. .DISARMAMENT & SECURITY. .
An article by David Comissiong from Barbados Today
The Association of Caribbean States (ACS)—a multilateral organisation that the Caribbean Community (CARICOM) conceptualized and helped bring into existence some 25 years ago – concluded its eighth Heads of Government Summit in Managua, Nicaragua on the 29th of March 2019, with the adoption of the historic “Declaration of Managua” and the confirmation of a visionary three-year “Plan of Action”.
The 25 Member States of the ACS – 14 CARICOM nations, along with Cuba, Dominican Republic, Venezuela, Colombia, Mexico, Costa Rica, El Salvador, Guatemala, Honduras, Nicaragua and Panama – sent the world a most remarkable message of hope and commitment to human solidarity with their “Declaration of Managua” affirmations on such critical issues as climate change, respect for the fundamental principles of International Law, the maintenance of the Greater Caribbean as a “Zone of Peace”, and the payment of reparations for the crimes of native genocide and African enslavement.
[Editor’s note: According to Wikipedia there are15 members of CARICOM: Antigua & Barbuda, Belize, Commonwealth of Dominica, Grenada, Republic of Haiti, Montserrat, Federation of St. Kitts & Nevis, St. Lucia, St. Vincent & the Grenadines, Commonwealth of the Bahamas, Barbados, Co-operative Republic of Guyana, Jamaica, Republic of Suriname, Republic of Trinidad and Tobago.]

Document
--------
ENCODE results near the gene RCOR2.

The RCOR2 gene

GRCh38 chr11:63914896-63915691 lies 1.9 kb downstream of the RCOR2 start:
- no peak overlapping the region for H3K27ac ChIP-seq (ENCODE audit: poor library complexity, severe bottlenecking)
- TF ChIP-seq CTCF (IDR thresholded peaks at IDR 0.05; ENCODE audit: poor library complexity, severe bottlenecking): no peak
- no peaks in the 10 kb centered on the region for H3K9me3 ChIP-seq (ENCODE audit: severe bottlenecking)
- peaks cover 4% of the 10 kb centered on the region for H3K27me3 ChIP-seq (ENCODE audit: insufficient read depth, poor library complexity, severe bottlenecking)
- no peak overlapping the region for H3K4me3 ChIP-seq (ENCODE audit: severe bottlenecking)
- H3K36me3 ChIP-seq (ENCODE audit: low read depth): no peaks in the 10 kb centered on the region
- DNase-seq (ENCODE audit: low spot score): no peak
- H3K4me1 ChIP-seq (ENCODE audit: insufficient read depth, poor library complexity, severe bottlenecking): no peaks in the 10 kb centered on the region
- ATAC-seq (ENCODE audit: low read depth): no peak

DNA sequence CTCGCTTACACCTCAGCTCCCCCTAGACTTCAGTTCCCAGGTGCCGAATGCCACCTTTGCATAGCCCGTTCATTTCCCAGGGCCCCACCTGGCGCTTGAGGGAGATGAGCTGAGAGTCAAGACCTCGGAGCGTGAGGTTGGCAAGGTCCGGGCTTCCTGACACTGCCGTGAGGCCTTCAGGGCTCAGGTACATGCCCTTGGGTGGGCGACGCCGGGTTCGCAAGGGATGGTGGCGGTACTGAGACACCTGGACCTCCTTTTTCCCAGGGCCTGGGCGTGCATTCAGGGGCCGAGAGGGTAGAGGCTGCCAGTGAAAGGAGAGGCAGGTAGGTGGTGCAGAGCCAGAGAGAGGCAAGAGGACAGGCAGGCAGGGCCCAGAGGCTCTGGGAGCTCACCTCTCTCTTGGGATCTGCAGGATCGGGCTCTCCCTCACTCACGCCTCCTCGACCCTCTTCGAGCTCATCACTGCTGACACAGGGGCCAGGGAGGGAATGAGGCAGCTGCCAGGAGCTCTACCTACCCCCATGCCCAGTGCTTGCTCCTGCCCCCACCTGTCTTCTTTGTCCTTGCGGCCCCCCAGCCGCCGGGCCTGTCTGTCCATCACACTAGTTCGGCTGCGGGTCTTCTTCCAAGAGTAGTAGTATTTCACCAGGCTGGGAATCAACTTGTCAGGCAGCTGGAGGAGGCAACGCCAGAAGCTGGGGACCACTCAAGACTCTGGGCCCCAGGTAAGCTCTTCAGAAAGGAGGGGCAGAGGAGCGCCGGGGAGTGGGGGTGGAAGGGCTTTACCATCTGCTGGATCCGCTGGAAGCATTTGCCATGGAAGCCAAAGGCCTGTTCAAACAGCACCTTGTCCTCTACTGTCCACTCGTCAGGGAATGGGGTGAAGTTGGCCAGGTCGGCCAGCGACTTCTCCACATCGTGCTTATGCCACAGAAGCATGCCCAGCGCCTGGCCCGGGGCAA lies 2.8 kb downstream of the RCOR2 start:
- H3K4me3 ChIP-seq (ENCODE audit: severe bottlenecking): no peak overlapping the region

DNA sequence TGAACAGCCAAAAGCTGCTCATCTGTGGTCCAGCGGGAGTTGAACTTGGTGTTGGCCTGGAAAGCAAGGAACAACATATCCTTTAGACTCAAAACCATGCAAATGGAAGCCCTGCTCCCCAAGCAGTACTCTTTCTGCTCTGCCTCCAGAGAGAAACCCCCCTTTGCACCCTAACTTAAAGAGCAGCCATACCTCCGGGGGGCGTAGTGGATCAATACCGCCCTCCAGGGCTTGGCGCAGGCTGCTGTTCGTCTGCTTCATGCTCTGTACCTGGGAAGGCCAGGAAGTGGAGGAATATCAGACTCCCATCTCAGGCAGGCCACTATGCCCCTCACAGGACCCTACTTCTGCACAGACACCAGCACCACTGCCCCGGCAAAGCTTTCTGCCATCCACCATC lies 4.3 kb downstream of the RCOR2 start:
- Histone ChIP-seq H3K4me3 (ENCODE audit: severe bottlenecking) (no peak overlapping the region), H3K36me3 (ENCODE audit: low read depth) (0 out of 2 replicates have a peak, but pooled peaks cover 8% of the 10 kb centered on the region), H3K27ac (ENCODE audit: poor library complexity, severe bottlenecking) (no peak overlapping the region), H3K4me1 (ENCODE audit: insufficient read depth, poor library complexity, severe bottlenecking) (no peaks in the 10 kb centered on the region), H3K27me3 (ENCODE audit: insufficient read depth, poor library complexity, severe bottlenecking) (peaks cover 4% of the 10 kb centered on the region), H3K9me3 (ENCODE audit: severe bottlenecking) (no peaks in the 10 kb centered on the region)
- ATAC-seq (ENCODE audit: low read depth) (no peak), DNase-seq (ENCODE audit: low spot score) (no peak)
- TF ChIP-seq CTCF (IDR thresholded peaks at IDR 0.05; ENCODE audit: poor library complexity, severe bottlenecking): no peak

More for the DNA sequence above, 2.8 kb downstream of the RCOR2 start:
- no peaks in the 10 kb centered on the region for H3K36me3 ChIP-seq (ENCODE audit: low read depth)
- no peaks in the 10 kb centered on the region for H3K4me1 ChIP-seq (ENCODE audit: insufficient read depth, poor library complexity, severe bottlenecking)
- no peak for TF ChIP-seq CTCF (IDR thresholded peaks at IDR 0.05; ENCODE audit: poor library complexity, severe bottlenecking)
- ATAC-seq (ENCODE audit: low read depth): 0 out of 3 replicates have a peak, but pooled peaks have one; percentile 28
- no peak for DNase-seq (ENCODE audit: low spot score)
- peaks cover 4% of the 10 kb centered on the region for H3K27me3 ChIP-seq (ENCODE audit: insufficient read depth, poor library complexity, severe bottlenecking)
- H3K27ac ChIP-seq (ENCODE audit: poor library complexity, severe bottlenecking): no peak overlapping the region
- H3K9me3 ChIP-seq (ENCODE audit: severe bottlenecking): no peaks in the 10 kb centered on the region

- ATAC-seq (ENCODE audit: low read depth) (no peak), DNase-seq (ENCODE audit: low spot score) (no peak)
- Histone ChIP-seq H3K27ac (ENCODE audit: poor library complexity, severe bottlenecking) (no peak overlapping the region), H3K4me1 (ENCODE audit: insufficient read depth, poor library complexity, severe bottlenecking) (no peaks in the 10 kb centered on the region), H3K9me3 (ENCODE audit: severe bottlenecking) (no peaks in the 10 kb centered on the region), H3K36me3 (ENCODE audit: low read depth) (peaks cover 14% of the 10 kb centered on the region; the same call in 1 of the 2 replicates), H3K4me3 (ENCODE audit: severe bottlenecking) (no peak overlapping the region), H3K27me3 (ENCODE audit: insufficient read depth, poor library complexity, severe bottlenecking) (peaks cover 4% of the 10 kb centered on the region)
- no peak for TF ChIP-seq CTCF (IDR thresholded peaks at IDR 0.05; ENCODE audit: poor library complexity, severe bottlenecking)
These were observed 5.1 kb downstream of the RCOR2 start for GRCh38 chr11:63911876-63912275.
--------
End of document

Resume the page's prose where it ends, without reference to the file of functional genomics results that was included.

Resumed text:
It is noteworthy that the delegation heads of such countries as Cuba (President Miguel Diaz-Canel), Nicaragua (President Daniel Ortega), El Salvador (President Salvador Sanchez Ceren), Venezuela (Vice-President Aristobulo Isturiz), Trinidad & Tobago (Minister Dennis Moses), Barbados (Minister Jerome Walcott), Grenada (Minister Peter David), St. Lucia (Minister Sarah Flood-Beaubrun), Suriname (Minister Yldiz Pollack-Beighle), and Guyana (Ambassador Halim Majeed) were able to join together with the delegation heads of such “Lima Group” nations as Colombia, Costa Rica, Panama, Guatemala and Honduras to declare – at paragraph 22 of the Declaration of Managua—that they “reject the application of coercive unilateral measures that are contrary to international law, and that harm the peace and prosperity of the Greater Caribbean”.
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Can peace be maintained in the Caribbean region?
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Other quite remarkable affirmations contained in the Declaration of Managua are as follows:-
“Agrees to unite efforts to face global climate change with a view to positioning the countries of the Greater Caribbean at the forefront of international efforts to limit global warming to 1.5 degrees Celsius.” (Para.8)
“Recognises the multifaceted and stratified threats that the Greater Caribbean faces… to achieve sustainable development, and the imperative to strengthen coordination and cooperation within the ACS to deal with… the unilateral listing of uncooperative fiscal jurisdictions and the practice by banks in developed countries to engage in risk reduction activities (de-risking) that result in the decline in relations with corresponding banks for the countries of the Greater Caribbean.” (Para. 17)